Accidentally Spending Racks at Barney’s: Young Dolph’s “By Mistake”

Will Hagle takes a look at the latest video from the Memphis rapper's upcoming Role Model album.
By    September 20, 2018

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Will Hagle was born a superstar, so he put one on his fist.

Young Dolph was a late-bloomer in terms of when he became a popular and successful rapper. His younger years, which he dedicated to accumulating as much money as possible, counterintuitively gave him the financial safety net he needed to succeed later in what’s traditionally been a young man’s game. He’s only 33, and Wikipedia will tell you that he’s been rapping for the past 10 years, but the average fan would be lying if they claimed to really listen to Dolph regularly before he turned 28. That’s historically well past the age of washed for many rappers.

It’s now a few years removed from the momentum that carried Dolph during the early, exciting stage when he was beginning to break out, and he already sounds older than ever. His voice is gruffer, less dynamic, and more predictable. Dolph has always been captivating to watch for his resilience and defiant, nonchalant attitude in the face of repeated attempts at taking his life, but “By Mistake” sounds like the events of the past few years might be slowing him down, at least vocally. Perhaps that’s more the fault of the recording engineer than anything, but his voice sounds more one-note and unwavering than it’s ever sounded before.

“By Mistake,” from Dolph’s forthcoming Role Model album, is still a great song. Despite the slight shift in tone and energy of Dolph’s delivery, the lyrics haven’t faltered one bit. The chorus contains a joyously simple, repeated refrain: “I just walked in Barney’s and spent 40 by mistake (racks!).” The adlibs are clever and explanatory: “I’m flying down Elvis Presley in the race car (boulevard!).” The descriptions of monetary excess are impeccable: “House on a lake but I don’t even know how to fish! (damn…).” Although he sounds somewhat tired on the beat compared to past efforts, he also sounds in many aspects as if nothing has changed.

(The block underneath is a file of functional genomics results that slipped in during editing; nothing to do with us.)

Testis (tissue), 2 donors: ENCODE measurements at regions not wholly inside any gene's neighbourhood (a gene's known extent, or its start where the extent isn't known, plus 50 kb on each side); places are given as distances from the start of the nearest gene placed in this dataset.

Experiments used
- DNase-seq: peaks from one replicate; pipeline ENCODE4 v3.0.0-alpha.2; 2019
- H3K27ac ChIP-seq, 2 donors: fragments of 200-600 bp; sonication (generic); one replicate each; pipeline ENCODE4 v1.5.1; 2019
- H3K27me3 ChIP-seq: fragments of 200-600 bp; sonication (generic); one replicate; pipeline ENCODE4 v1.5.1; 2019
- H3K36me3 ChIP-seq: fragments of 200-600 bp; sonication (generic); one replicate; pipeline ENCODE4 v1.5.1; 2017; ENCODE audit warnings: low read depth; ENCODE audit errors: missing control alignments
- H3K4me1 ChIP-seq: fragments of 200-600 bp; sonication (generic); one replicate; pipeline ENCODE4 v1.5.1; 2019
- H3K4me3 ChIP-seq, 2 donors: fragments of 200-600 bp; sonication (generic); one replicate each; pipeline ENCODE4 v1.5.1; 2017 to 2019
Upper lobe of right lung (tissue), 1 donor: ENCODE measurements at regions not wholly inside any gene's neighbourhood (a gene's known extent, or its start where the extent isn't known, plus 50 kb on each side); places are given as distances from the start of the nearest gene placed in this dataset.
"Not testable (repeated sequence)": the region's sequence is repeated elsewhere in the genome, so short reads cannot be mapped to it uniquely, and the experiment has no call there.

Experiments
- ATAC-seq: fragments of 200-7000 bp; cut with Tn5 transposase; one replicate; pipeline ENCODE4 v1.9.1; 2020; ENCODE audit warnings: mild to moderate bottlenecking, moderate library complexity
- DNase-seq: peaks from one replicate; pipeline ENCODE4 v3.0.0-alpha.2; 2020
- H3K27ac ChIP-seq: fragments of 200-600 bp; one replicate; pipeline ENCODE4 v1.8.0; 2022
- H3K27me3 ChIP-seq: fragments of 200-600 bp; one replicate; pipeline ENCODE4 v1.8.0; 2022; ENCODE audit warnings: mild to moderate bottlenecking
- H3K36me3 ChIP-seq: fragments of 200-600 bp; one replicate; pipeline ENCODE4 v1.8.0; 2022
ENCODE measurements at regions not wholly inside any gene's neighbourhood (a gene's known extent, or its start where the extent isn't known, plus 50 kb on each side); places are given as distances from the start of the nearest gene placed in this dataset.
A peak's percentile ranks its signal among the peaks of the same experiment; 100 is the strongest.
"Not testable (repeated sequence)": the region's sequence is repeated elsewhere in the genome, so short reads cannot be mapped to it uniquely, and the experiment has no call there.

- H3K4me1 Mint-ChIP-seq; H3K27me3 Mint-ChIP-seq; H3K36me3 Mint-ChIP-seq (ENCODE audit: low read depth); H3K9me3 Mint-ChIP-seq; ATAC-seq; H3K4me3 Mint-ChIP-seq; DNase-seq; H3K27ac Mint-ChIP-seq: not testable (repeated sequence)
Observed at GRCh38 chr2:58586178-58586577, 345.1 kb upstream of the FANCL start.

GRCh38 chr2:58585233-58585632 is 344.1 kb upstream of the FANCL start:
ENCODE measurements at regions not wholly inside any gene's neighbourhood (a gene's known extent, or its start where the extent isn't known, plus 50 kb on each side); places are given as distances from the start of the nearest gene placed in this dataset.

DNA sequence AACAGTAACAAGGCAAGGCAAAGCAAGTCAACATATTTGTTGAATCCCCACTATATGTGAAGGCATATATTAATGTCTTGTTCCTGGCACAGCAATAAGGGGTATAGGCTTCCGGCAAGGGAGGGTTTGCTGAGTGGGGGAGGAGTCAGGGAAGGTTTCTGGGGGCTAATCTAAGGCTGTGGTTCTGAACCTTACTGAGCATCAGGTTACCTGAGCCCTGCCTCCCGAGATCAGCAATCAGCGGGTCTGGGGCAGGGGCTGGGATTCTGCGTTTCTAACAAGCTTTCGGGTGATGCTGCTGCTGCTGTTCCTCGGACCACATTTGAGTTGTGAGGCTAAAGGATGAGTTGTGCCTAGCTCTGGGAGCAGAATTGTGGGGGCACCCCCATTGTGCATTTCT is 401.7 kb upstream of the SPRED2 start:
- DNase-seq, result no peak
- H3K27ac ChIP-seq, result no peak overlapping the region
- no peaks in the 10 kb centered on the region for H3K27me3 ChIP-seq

Almost every Young Dolph song ever has a video and “By Mistake” is no exception. The video, directed by Dolph and another guy, begins with a police officer approaching Dolph’s fancy-looking camouflaged car, the make and model of which I’m too lazy to look up because I know and care nothing about cars. Dolph blows blunt smoke in the cop’s face before speeding off, presumably down Elvis Presley (Boulevard!). Seated next to him throughout the duration of the video is, as he describes in the song, a white girl who “looks just like a Barbie Doll.” This, of course, is assuming Barbie dolls have disproportionate backsides these days and spend their free time flipping off the camera as they hang out the window of fancy cars.

Dolph doesn’t go to Barney’s in the video, but you get the sense from watching it that he’s the guy who could easily spend forty in there by mistake (racks!).

Although Dolph might be older than many his peers, it’s been a blessing for fans to watch him grow  older and survive. Although his past few mixtapes haven’t quite matched  his original breakthrough, “By Mistake” hints that Role Model may contain some of his best work. No matter what happens to Dolph or how his vocal approach to music changes, he’s consistent with clever lines and big hooks over good beats. Role Model may be slightly different, but it will also be more of the same, and the world is better with Dolph, his age, and his continued dedication to getting money.

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